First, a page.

- Published: Thursday, June 16, 2016 07:50
By Jeff Richards
Thanks to the wonders of technology and transportation, today many (if not most) business processes can be performed almost anywhere in the world. As a result, your organization has countless options for global sourcing – so much so that analyzing all of the options can be challenging.
To assist you in this area, CIOPS has developed a matrix that serves as a succinct strategic framework for illustrating your global sourcing alternatives. Here’s what you need to know…
There are three main sourcing types
Who will do the work? There are three main sourcing types – in-house, contract and outsource – and these alternatives form the columns in the strategic global sourcing framework.
- In-House – The work is done by your own full-time or part-time employees, and your company maintains complete expertise and control in all aspects of the work.
- Contract – The work is done by contract workers, and your company is responsible for managing and directing their efforts. In many cases your company also pays for computers, telephones and other assets used in their work.
- Outsource – The work is done by an external organization. Depending on how the agreement is structured, the outsourcers may be responsible for the results as well as the required tasks. In general, outsourcers are usually self-managed and use their own assets to perform the work.
Of the three, outsourcing has the greatest possibility for cost savings.
There are three categories of sourcing locations
At one time, most manufacturing by U.S. companies was done in the U.S. Now it is performed worldwide, allowing companies to take advantage of lower labor costs, proximity to markets and other factors. With advances in enabling technologies, many business processes can also be performed anywhere in the world, too.
In analyzing global sourcing options, we segment geographic locations into three categories, all defined by their relationship to the U.S.: onshore, nearshore and offshore. These geographic locations form the rows in the strategic framework.
- Onshore – Refers to locations within the U.S.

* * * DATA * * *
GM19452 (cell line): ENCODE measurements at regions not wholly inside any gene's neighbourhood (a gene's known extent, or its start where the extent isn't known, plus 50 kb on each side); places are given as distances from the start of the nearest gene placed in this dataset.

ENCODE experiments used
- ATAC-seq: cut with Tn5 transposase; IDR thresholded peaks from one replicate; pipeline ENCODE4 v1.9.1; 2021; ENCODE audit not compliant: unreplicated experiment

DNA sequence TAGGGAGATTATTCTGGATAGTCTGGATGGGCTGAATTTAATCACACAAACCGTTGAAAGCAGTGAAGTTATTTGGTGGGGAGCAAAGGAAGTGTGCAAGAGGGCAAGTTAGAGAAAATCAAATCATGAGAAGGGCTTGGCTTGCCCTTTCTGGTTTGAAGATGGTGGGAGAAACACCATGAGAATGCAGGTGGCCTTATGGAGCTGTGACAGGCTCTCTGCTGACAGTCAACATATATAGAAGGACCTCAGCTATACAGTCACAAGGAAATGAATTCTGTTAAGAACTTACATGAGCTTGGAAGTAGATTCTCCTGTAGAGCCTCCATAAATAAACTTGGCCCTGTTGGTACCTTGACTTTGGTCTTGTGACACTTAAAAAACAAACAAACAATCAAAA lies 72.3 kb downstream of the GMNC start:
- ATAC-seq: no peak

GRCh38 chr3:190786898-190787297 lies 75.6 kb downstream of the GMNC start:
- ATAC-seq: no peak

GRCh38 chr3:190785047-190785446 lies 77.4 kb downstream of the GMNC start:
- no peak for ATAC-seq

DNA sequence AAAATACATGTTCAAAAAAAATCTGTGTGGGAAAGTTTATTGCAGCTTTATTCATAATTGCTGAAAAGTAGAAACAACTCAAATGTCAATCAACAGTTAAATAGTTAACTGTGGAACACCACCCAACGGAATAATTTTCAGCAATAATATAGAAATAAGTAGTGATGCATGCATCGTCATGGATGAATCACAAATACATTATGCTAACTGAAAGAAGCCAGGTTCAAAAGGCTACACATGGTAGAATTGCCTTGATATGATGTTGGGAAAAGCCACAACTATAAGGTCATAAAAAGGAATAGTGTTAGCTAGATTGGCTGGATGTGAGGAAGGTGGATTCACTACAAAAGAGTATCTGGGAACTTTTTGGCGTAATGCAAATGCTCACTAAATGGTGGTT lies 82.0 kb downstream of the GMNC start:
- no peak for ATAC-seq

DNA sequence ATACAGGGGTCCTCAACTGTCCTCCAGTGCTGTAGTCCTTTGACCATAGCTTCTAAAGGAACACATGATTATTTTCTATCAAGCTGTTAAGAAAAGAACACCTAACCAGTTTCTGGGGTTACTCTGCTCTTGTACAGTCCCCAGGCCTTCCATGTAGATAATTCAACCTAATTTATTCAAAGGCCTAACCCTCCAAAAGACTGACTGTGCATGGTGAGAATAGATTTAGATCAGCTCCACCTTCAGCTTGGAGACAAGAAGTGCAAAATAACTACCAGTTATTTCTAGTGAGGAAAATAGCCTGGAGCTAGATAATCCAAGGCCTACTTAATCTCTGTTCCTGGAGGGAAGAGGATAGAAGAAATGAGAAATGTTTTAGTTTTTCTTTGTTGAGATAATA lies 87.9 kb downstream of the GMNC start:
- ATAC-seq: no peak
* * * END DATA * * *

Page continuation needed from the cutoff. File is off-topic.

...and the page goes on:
- Nearshore – Refers to two types of locations. Most commonly, “nearshore” refers to locations in the same time zone or within close proximity, perhaps with a different language involved. In some cases “nearshore” can also mean locations outside of U.S. time zones where the language and culture are similar to the U.S, such as Northern Ireland and Australia.
- Offshore – Offshore sites include India, China, Russia and other countries in different time zones, which speak different languages and have different cultures and considerable geographic separation from the U.S.
Although the cost of nearshore alternatives may be higher, using them has advantages versus offshore providers. These include easier access by U.S. companies due to geographic proximity and fewer perceived risks (e.g., language and cultural barriers, and more familiar and similar laws).
Using the Global Sourcing Matrix
Assembling the sourcing types as columns and the sourcing locations as rows yields a 3 x 3 matrix that can be used to illustrate who performs processes, where those processes are performed, and the relationships between your company and your service providers. Using this framework allows situations to be described quickly and also shows how changes in an organization’s capabilities may be needed.
In using this matrix, there are a few things that you should keep in mind:
- All cells in the matrix represent valid sourcing strategies if you reside there intentionally.
- Movement among the cells is possible. Your relationships with service providers should be flexible, either by initial design in the contract or through evolution.
- Misunderstandings can be expensive. Often companies intend to enter into an outsourcing agreement with an offshore service provider but actually end up with an offshore contract agreement. In these situations the companies spend more time managing the offshore service provider than originally anticipated, eroding much of the planned cost savings.
The Global Sourcing Matrix can help simplify what can be a very complex subject. If you need help with your global sourcing strategy, give us a call.
About Jeff Richards
As an inspirational leader with the ability to develop the “big picture” strategy then drive it down to executable tactics for implementation, Jeff leads our Professional Services team. Clients benefit from Jeff’s 25+ years of experience developing and implementing transformative business strategies.
Jeff’s experience spans both industry (including Materials, Operations and IT Management) and consulting. He developed a unique global perspective during his tenure in significant P&L management-level positions in both Asia and Europe.
About CIO Professional Services
CIO Professional Services LLC is a top-rated IT (Information Technology) consulting firm, based in the San Francisco Bay Area, specializing in strategic IT consulting and business / IT alignment. Companies come to us seeking assistance with their information technology strategy as well as to source interim CIO / CTO employees or fractional CIO / CTOs.